Part of the Cambridge Library Collection - North American History Series
The American historian Francis Parkman (1823-93) published extensively on colonial North America, focusing particularly on the territorial rivalry between France and England. This famous travel diary was written early in his career and originally published in instalments in Knickerbocker's Magazine (1847-9) before appearing in book form in 1849. It enjoyed great popularity, and the 1878 sixth edition, reissued here, was fully revised by the author. The book describes Parkman's two-month journey in summer 1846 along the eastern part of the heavily-used emigrant route, from St Louis to the Rockies and back via Nebraska, Colorado, Wyoming and Kansas. It focuses particularly on a three-week hunting expedition during which Parkman lived with the Oglala Sioux. Parkman's elegant style and colourful descriptions read like an adventure novel, but the book is also a witness to the prejudices of its time about nationality and race, particularly with regard to Native Americans.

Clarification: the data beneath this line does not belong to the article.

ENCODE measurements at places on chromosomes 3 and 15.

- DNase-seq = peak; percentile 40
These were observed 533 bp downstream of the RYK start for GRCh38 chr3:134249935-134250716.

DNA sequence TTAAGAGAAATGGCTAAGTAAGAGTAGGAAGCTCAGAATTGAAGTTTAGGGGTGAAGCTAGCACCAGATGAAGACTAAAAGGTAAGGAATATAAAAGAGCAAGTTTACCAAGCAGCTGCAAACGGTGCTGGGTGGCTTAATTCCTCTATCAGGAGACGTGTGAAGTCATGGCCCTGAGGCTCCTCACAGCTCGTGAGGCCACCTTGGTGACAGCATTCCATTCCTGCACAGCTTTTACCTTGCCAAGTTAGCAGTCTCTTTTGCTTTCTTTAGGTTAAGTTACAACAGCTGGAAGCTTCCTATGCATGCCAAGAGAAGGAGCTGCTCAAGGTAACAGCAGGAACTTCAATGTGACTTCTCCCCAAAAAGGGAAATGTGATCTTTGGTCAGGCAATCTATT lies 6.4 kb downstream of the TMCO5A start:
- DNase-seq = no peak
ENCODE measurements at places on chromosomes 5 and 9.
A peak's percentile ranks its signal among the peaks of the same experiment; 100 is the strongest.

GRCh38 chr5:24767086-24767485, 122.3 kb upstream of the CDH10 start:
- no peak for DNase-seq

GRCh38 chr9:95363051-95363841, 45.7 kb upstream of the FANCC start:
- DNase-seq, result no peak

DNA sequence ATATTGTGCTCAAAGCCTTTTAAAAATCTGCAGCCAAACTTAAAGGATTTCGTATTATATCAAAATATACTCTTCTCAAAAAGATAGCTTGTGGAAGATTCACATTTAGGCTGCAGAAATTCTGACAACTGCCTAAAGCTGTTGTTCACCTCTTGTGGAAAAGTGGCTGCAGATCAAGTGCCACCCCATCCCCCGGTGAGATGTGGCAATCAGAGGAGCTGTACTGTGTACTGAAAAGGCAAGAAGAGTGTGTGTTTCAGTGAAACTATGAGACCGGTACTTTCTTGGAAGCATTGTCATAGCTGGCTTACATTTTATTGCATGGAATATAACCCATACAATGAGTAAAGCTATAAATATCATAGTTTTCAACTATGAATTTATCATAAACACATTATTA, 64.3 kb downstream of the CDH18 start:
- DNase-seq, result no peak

|Publication date:||22nd September 2011|
|Publisher:||Cambridge University Press|
|Categories:||History of the Americas, Modern history to 20th century: c 1700 to c 1900,|